The following guest post comes from Chicago's Access Living.
On December 3, the global community celebrates the International Day of Persons with Disabilities. In the spirit of this year’s theme, “Break Barriers, Open Doors: for an inclusive society and development for all”, Access Living calls on the United States Senate to support the Convention on the Rights of Persons with Disabilities, an international disability treaty designed to promote dignity, human rights, and inclusion for people with disabilities worldwide.
Inspired by U.S. leadership in recognizing the rights of people with disabilities, the treaty serves as a vital framework for creating legislation and policies around the world that embrace the rights and dignity of all people with disabilities. By joining over 135 countries and ratifying this treaty, the United States has an opportunity to have a seat at the table in developing these policies, and to make sure that the “gold standard” in disability rights, the Americans with Disabilities Act, is the model upon which other countries create legislation with regard to people with disabilities.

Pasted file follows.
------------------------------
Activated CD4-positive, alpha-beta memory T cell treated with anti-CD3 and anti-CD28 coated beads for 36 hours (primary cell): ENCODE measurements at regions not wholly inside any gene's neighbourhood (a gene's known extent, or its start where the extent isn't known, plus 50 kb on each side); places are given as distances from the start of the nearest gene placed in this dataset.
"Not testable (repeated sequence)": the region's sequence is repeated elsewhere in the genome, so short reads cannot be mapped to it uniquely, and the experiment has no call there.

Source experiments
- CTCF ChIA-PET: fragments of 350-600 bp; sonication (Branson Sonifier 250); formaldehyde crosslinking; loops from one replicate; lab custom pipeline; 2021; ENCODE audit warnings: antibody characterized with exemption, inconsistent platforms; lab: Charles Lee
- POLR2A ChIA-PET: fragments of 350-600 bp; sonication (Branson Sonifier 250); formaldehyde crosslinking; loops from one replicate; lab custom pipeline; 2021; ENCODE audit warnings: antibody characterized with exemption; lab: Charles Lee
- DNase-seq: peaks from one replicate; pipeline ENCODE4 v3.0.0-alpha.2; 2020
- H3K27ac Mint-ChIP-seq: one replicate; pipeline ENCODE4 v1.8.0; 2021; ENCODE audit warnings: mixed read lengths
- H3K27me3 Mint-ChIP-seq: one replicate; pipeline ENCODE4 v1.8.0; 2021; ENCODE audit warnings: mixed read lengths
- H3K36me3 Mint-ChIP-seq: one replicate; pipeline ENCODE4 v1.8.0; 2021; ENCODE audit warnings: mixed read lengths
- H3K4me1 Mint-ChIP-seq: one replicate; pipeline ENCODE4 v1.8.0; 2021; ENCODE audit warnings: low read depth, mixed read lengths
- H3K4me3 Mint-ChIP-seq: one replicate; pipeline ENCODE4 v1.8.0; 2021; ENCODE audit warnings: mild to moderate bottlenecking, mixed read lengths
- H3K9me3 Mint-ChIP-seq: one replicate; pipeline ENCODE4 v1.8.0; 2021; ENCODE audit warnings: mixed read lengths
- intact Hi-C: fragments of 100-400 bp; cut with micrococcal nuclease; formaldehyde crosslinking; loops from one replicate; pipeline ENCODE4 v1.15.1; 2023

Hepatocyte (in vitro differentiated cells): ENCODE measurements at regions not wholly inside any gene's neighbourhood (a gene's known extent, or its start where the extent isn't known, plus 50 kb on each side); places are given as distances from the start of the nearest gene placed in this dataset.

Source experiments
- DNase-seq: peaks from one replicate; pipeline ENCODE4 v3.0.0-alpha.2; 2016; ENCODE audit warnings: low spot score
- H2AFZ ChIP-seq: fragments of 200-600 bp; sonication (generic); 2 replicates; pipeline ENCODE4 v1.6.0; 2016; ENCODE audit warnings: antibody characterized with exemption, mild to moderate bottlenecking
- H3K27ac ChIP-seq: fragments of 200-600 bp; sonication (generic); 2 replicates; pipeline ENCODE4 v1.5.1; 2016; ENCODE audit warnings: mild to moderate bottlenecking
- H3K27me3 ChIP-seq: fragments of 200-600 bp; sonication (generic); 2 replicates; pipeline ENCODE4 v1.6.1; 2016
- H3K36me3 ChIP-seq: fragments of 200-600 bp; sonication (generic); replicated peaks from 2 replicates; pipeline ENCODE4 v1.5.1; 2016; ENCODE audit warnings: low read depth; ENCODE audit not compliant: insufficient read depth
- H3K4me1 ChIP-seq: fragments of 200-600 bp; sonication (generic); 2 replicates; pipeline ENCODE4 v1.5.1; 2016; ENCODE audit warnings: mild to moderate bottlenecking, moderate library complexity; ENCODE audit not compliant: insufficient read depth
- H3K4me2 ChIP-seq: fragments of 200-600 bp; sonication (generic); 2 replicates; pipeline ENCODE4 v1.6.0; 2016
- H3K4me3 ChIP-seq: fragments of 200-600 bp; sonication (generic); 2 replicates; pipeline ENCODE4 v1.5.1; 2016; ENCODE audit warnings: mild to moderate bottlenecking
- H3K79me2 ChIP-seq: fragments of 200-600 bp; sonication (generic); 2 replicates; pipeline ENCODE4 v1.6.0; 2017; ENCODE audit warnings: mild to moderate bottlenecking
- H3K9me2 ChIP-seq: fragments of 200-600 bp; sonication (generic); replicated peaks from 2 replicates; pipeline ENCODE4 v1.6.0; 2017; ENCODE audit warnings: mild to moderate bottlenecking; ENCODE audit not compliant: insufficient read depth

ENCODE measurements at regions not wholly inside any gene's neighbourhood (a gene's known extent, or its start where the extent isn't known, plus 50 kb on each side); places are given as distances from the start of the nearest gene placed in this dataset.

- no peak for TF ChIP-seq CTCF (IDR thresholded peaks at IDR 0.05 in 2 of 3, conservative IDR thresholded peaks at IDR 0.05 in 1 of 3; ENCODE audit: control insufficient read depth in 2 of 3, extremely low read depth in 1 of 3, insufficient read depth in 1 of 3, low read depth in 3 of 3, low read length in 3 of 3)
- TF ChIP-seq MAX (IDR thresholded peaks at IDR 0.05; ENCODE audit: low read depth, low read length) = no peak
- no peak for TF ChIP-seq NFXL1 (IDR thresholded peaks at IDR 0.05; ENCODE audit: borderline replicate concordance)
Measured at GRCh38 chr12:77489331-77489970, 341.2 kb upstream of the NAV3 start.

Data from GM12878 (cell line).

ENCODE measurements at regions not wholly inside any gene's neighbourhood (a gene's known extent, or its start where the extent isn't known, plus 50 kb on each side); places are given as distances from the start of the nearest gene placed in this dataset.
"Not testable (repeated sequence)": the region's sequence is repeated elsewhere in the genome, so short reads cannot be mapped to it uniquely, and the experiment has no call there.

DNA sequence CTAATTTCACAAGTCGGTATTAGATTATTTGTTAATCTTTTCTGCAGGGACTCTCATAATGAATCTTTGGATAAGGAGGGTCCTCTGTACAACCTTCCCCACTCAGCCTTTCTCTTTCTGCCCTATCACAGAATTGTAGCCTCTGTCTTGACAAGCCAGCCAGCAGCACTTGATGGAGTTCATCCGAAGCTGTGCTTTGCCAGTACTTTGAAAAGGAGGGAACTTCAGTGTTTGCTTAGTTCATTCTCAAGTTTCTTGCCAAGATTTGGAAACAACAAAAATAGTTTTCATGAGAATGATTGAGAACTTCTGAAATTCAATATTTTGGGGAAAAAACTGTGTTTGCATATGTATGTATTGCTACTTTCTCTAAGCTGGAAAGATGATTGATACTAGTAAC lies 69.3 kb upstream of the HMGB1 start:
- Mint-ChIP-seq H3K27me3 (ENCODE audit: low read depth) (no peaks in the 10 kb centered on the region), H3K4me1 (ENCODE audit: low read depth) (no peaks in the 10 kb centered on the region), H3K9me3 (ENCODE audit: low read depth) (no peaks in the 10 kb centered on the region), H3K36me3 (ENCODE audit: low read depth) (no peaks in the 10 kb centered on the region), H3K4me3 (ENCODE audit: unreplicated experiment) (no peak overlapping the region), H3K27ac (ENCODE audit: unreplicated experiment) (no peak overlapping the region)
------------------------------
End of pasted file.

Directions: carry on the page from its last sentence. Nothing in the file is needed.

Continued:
“People with disabilities have built national support for the treaty,” said Marca Bristo, president & CEO of Access Living, and president of the United States International Council on Disabilities. “We will continue to push for treaty ratification and we will not stop until people with disabilities here in the US and abroad have equal rights and protections.”
In spite of widespread support from veterans service organizations, faith, human and civil organizations, business, and the disability community, as well as politicians on both sides of the aisle, the treaty fell just five votes short of ratification in a controversial Senate vote last December. Now, as the Senate Foreign Relations Committee engages in renewed discussions of the treaty, the Senate has a rare second chance to do the right thing and ratify the Disability Treaty. U.S. Senators Richard Durbin and Mark Kirk both support Senate Ratification of the Treaty.
For more info on the treat, click here.